Meadows are plant communities in full sun, dominated by grasses and herbaceous perennials. With long grasses swaying in the breeze and tall flowers like Black-Eyed Susans and Cone Flowers attracting bees, these beautiful areas reach their peak in summer. In the fall, the afternoon sun catches the bronze foliage and illuminates it like fire.
In the northeastern region of the United States, prairies, meadows and savannahs are generally temporary ecosystems, usually resulting from fires or grazing, eventually seceding to trees over time. Permanent meadows must be managed - often with controlled burning or seasonal mowing to discourage the woody plants that would naturally dominate. Brooklyn Bridge Park opts to mow each spring and watch the meadows rise again each season.
Brooklyn Bridge Park has a number of distinct small meadows. A dry, seed-started meadow can be found in the loop road on Pier 6, abutting the path above Slide Mountain. Further along the loop road another small meadow lies at the northwest corner of One Brooklyn Bridge Park and hosts a variety of ornamental native flowers. The large lawn in Empire Fulton Ferry contains a moist meadow, dominated by sedges and lined with shrubs. These are all fantastic areas for butterfly and bee activity in the warm weather, as well as bird watching in the winter.
Pier 6 Flower Field
One of BBP’s newest features, the Pier 6 Flower Field is also one of its most beautiful. BBP gardeners planted this sweeping meadow with a diverse array of native species selected to complement each other in appearance and habitat requirements. The first blooms appear in the spring, filling the field with vibrant colors that persist as others bloom through the summer. In the fall, intricate seed heads and pods dominate the landscape. Located in the middle of Pier 6, and with an impressive view of southern Manhattan, there’s no other meadow quite like it.
If you would like to receive a packet of seeds collected from the Pier 6 Flower Field, please email your interest to firstname.lastname@example.org.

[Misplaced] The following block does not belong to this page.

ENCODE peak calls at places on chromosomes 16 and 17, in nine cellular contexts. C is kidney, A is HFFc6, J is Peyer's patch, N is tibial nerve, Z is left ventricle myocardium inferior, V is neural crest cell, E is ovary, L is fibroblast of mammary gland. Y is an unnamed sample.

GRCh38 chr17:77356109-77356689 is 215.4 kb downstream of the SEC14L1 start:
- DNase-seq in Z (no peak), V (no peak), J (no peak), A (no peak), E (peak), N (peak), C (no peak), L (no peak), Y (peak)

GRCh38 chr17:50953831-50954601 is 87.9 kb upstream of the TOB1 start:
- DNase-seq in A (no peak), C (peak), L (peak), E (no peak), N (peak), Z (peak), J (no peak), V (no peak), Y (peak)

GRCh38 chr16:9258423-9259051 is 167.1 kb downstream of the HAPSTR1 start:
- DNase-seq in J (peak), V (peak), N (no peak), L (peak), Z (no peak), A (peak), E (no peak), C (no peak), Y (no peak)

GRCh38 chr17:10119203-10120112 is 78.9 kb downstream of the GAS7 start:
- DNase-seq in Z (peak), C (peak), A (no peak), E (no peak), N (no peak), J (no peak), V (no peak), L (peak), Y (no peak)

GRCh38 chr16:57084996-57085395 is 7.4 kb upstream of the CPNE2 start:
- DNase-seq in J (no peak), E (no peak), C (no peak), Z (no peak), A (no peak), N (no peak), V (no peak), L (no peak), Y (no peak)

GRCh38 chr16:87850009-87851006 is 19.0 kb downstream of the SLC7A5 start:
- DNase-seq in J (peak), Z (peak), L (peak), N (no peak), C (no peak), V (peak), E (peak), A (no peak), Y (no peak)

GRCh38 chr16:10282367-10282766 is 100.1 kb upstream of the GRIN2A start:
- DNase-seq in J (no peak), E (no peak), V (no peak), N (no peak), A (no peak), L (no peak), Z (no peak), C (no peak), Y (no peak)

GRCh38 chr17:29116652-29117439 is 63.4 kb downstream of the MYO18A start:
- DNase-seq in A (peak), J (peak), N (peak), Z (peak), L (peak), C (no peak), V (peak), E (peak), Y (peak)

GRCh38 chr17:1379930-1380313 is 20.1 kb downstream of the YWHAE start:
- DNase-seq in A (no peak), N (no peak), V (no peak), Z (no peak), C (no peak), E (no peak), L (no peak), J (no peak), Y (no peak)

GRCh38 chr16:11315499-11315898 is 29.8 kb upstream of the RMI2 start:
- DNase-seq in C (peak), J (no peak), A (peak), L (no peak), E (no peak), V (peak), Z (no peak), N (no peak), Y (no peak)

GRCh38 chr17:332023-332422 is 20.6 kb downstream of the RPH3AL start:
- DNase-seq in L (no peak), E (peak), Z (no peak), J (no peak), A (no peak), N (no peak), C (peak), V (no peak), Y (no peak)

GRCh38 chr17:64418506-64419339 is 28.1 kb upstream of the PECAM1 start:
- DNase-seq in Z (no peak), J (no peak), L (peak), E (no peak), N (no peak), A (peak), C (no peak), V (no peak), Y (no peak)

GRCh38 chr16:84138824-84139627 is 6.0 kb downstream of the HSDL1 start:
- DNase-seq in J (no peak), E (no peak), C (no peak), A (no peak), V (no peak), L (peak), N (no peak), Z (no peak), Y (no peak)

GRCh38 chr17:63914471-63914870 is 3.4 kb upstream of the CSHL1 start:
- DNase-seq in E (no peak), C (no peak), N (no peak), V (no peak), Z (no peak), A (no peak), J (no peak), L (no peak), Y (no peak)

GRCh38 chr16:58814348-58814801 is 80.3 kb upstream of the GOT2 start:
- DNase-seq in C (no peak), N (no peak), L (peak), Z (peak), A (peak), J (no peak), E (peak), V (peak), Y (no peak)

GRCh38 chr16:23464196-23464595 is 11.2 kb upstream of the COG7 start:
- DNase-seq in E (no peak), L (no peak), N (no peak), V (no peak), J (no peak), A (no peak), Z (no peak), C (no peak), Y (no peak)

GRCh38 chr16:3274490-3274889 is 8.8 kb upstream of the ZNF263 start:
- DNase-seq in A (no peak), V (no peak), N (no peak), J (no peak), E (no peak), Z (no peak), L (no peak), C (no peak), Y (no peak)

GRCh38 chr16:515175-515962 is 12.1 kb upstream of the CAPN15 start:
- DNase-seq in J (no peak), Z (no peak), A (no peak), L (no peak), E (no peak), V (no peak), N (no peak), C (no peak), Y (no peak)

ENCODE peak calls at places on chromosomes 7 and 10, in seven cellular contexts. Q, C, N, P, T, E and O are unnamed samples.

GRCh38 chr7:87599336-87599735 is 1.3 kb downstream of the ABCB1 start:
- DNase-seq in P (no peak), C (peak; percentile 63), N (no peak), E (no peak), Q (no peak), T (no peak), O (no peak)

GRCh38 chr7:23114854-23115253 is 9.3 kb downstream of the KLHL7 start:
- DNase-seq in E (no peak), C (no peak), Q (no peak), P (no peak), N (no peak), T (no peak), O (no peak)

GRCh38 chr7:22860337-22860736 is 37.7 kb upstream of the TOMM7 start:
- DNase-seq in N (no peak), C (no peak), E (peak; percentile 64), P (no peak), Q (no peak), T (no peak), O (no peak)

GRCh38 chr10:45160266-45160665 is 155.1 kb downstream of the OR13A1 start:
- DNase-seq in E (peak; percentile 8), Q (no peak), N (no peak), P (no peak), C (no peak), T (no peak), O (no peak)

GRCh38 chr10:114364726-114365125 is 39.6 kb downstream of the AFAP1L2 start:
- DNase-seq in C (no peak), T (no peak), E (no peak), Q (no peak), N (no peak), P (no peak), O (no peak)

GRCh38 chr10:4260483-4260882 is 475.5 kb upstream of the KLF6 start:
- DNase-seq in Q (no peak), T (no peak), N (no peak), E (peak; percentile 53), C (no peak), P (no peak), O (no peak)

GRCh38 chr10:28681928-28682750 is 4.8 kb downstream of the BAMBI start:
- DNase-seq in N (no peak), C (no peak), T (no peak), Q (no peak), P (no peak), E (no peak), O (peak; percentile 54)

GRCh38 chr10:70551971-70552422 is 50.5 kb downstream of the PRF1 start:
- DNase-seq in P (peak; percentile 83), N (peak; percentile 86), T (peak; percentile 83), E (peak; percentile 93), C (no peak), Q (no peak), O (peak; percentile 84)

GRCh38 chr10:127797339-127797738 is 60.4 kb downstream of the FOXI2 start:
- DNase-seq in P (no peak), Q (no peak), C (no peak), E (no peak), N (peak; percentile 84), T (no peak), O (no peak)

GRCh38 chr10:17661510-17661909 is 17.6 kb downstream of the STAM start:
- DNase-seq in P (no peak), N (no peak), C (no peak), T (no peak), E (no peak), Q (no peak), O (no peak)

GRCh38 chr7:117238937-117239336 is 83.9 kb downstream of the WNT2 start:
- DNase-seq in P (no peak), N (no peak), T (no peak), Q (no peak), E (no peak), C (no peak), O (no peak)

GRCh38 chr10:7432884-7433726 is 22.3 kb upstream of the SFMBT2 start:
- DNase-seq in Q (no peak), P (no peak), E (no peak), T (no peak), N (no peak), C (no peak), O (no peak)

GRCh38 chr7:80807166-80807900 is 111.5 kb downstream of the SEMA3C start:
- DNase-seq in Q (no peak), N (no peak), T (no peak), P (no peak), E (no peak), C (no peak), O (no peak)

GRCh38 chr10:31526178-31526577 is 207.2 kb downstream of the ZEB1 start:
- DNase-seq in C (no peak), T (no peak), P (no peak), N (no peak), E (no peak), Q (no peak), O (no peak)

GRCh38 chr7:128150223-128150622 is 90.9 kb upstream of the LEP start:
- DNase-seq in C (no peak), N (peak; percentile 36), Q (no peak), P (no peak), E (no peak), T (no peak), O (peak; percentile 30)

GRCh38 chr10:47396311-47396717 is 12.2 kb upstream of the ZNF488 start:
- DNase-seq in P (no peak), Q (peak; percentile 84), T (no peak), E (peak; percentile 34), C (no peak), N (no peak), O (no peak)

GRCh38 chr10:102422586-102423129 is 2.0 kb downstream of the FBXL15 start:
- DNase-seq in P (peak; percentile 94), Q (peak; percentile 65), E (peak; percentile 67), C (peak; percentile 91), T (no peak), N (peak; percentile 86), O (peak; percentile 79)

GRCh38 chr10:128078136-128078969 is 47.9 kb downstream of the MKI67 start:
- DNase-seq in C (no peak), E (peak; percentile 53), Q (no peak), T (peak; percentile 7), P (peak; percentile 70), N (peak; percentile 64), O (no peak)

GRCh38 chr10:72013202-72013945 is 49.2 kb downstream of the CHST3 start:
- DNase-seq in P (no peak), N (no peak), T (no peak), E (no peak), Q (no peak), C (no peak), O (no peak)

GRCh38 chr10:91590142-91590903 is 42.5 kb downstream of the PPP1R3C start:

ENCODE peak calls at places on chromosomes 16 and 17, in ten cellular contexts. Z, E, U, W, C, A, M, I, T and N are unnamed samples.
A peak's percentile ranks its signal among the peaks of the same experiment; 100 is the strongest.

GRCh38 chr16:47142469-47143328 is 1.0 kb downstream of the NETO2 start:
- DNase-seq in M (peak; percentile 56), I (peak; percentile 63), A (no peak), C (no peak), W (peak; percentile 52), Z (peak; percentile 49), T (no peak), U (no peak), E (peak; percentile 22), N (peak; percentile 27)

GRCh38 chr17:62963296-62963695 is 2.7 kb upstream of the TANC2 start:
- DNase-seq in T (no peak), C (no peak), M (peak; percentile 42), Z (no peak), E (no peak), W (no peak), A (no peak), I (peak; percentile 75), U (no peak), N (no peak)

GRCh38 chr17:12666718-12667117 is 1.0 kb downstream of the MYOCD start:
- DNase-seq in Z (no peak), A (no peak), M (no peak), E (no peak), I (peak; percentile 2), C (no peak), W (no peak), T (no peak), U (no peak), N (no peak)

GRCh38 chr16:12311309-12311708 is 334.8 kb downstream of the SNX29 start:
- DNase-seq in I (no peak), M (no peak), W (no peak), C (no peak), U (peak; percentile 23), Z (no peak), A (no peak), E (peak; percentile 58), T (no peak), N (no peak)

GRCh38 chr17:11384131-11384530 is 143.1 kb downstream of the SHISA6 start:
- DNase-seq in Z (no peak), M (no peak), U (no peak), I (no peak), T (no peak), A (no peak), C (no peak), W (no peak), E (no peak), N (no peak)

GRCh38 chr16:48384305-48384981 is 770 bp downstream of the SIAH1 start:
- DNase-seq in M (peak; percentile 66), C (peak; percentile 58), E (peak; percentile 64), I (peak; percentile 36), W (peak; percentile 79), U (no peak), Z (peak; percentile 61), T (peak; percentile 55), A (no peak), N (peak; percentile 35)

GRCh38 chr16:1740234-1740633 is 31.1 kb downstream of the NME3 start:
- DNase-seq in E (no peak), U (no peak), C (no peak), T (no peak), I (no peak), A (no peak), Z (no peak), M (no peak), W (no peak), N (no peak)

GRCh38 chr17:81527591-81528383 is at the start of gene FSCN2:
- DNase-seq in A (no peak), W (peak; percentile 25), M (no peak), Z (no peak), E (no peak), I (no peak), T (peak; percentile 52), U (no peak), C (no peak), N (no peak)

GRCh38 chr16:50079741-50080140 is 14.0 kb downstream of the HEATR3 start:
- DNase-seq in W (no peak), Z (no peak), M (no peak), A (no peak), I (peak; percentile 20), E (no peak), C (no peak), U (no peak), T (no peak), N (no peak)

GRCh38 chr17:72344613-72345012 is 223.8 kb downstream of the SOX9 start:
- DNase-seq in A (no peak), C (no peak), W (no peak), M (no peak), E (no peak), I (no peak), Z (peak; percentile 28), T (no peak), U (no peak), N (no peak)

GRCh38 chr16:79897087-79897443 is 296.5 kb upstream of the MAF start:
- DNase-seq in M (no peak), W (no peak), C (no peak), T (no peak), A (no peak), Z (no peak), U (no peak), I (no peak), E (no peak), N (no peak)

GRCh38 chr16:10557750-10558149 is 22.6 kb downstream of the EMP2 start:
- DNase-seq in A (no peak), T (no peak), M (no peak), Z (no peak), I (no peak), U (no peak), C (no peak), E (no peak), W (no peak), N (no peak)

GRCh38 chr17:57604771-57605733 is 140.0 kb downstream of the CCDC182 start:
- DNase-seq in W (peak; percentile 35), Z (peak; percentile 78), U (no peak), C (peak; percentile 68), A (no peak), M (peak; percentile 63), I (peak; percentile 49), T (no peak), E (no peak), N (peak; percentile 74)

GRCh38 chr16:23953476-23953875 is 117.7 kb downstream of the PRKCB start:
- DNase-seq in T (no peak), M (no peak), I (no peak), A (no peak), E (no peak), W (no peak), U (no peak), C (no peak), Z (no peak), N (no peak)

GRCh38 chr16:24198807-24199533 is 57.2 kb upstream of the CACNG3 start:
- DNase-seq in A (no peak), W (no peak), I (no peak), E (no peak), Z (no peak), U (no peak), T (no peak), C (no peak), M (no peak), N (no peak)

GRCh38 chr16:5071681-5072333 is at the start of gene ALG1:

Salt Marshes are a rare example of a monoculture in the park. Here, and in nature, Smooth Cordgrass forms exclusive communities that used to dominate the coasts of the Northeast. Now a rare occurrence along the shoreline, the Cordgrass provides a habitat for ducks and other waterfowl that eat and live in the grass, along with many crustaceans and bivalves.
Cordgrass thrives in the Salt Marsh because it can withstand the oxygen-constricting saltwater. While most plants die when their roots lose oxygen, Cordgrass is able to move oxygen from its leaves to its submerged stems. While these salt marshes would succumb to succession in a natural environment, giving way to less salt tolerant plants over time, we maintain this ecosystem at Brooklyn Bridge Park as a Salt Marsh indefinitely, going to great lengths to remove the natural debris that collects in the grass.
The lawns of Brooklyn Bridge Park are maintained organically. This is a complex and experimental process because turf lawns are an unnatural ecosystem—the grass is not native, the soil is compacted and the plants are continuously cut to keep them low.
For Brooklyn Bridge Park lawns, we create a healthy soil ecosystem with stable populations of the symbiotic organisms that help grass grow. We then feed both the organisms and the grasses with organic nutrients and compost tea.
The most difficult aspect of turf management is compaction. Thousands of people enjoy park lawns, and this constant pressure from foot traffic squeezes the soil and restricts the root growth of the grass. Compaction is most severe when the soils are waterlogged after it rains. To mitigate compaction, it is vital to close the lawns on a weekly schedule, after big events and any time they become very wet.
Lawns can be found throughout the park at Empire Fulton Ferry, Pier 1, Pier 3 Greenway Terrace and Pier 6.
Weekly Lawn Closures
Main Street Lawn is closed on Mondays and Tuesdays.
The lawn adjacent to 99 Plymouth is closed for renovation and will reopen in 2016.
Empire Fulton Ferry
Empire Fulton Ferry Lawn is closed on Wednesdays and Thursdays.
Harbor View Lawn is closed on Wednesdays and Thursdays.
Bridge View Lawn is closed on Mondays and Tuesdays.
Pier 3 Greenway Terrace
Glade Lawn is closed for renovation and will reopen in Summer 2016.
Court Lawn is closed on Mondays and Tuesdays.
Liberty Lawn is closed on Mondays and Tuesdays.
The small lawns located north and south of Liberty Lawn are closed on Wednesdays and Thursdays.
Look up on Piers 1, 5 and 6 to find our three green roofs. Each contains shrubs and perennials well adapted to the dry and windy conditions. Green roofs perform important functions for the park and the buildings they grow on: cooling the building in the summer and insulating it in the winter, reducing rainwater runoff and mitigating urban heat island effect. Flowers and branches can be seen in spring spilling over the edges and down the walls. For more information, check out our sustainability section.